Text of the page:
farm to school | Economic Impacts of Local and Regional Food Systems

New report: Economic impacts of farm to school, September 29, 2017

Webinar: Economic Impacts of Farm to School

The webinar is part of a wider effort to promote the release of the associated report Economic Impacts of Farm to School: Case Studies and Assessment Tools (a collaborative project of the National Farm to School Network and Colorado State University). Panelists discuss findings of the new report, highlight the use of two key resources for conducting economic impact studies of food system initiatives and their application to farm to school economic impact assessment, and discuss continuing work to better understand the impacts of farm to school activities. Additional panelists include representatives from USDA Office of Community Food Systems, USDA Agricultural Marketing Service and Cornell University.
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Nearly 100,000 schools across the U.S. serve school lunches to 30.5M students each day ($12.99B annual federal dollars). Leveraging these public expenditures to create economic opportunities for rural communities, U.S. agriculture, and food supply chain businesses, as well as to improve the health and well-being of children and households is essential. In 2010, Congress formally mandated funding for farm to school programs (FTSPs: local food procurement, education and/or school gardens) as part of the 2010 Child Nutrition Act – the first major change in school food in 15 years. As of 2013/2014, 42,587 schools reported participating. Despite the undeniable interest in FTSPs and the mandate of federal support, there has been little rigorous research at the national level to quantitatively assess whether FTSPs contribute to positive economic and public health outcomes in rural communities.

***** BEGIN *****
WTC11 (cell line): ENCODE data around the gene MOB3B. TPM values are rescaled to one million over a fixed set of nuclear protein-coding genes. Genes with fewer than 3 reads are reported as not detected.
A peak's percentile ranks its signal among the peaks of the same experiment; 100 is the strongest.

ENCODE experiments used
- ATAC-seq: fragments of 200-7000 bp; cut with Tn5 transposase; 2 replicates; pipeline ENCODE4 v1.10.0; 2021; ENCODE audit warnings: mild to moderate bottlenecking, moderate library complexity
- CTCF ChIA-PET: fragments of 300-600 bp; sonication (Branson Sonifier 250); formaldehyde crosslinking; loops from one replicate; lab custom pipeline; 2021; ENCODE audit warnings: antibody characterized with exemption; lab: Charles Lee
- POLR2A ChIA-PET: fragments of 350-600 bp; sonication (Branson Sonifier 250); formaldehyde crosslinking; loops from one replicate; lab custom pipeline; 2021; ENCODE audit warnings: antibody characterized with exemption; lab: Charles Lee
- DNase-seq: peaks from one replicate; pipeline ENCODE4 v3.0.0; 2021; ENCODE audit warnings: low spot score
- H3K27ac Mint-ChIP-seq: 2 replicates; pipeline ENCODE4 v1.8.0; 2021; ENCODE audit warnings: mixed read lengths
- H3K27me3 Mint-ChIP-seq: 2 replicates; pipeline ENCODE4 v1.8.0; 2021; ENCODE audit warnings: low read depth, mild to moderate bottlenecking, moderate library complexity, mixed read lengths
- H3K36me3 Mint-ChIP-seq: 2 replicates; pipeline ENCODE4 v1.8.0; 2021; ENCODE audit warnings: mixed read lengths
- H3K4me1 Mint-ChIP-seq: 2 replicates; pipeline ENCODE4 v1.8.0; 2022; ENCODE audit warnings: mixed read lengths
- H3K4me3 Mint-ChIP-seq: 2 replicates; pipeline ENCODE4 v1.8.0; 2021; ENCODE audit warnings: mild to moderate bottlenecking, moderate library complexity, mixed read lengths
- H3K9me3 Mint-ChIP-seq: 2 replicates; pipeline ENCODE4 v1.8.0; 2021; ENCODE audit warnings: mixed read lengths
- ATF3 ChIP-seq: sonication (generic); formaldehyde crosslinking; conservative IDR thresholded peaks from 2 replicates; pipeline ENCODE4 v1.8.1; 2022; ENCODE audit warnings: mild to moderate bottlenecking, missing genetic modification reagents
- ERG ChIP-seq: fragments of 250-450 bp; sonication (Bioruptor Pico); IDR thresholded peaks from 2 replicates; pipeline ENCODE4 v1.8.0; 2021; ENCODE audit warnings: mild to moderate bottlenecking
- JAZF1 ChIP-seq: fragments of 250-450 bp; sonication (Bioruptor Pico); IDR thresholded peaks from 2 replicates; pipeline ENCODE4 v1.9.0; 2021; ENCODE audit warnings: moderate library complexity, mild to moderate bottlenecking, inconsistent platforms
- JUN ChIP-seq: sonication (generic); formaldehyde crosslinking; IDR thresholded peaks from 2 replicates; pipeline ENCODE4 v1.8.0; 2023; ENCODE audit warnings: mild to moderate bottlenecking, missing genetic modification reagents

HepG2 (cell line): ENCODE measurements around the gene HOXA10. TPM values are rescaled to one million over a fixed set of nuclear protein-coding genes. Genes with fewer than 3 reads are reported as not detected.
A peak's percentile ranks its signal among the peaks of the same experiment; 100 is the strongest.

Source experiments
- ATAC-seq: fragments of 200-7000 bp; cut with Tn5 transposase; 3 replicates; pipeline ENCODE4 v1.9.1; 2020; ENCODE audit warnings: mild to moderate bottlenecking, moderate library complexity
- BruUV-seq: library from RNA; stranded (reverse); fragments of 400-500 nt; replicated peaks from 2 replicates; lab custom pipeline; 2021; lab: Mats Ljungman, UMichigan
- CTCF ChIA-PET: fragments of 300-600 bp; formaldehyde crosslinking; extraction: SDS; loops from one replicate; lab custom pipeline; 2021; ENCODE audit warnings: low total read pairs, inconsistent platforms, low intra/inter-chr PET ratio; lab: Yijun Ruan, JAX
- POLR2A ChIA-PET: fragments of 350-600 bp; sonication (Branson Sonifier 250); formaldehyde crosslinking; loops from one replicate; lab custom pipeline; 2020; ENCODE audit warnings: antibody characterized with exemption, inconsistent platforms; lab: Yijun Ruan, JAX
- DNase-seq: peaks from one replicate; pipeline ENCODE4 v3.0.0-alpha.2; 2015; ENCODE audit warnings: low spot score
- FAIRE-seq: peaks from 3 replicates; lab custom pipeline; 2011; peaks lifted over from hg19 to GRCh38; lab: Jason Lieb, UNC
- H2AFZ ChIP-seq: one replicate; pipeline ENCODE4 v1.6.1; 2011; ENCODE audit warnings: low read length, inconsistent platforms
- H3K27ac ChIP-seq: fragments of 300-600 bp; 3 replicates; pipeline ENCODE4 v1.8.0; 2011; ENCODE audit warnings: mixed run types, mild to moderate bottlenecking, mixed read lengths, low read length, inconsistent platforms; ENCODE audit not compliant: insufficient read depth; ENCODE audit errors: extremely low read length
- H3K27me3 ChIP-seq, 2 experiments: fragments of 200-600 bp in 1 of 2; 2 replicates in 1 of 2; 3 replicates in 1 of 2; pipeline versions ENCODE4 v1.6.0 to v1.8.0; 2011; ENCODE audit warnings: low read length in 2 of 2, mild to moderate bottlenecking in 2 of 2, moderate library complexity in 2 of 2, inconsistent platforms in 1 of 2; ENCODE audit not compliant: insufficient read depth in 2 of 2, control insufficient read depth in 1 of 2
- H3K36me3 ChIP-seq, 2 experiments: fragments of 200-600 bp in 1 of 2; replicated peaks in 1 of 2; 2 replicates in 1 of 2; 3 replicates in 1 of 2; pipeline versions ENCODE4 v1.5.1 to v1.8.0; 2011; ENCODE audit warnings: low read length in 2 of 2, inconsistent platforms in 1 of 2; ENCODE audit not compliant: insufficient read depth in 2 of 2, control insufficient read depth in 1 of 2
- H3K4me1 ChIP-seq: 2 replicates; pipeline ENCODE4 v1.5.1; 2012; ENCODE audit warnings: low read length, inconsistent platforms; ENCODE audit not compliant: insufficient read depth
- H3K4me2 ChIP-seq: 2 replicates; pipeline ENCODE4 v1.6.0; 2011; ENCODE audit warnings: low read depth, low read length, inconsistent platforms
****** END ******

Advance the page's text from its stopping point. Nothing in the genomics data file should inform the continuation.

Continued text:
What are the impacts of farm to school programs on farmers and food supply chain businesses, household consumption patterns, and school food choice, consumption and food plate waste?


  • Evaluate if FTSPs result in increased market access and profitability outcomes for farmers and food supply chain businesses;
  • Explore geographic and inter-temporal patterns in U.S. households’ food demand/consumption to assess whether FTSPs are correlated with changes in the purchased amounts of recommended foods at home;
  • Pilot in-school experiments to assess how specific FTSPs influence food choice, consumption, and food plate waste;
  • Introduce results to research, extension, practitioner, and policymaker audiences. Through integrating four research and extension scopes, this project will yield improved understanding of emerging FTS markets, resulting in long-range improvement in the sustainability of U.S. agriculture, local food systems, and rural communities.

Source: farm to school | Economic Impacts of Local and Regional Food Systems

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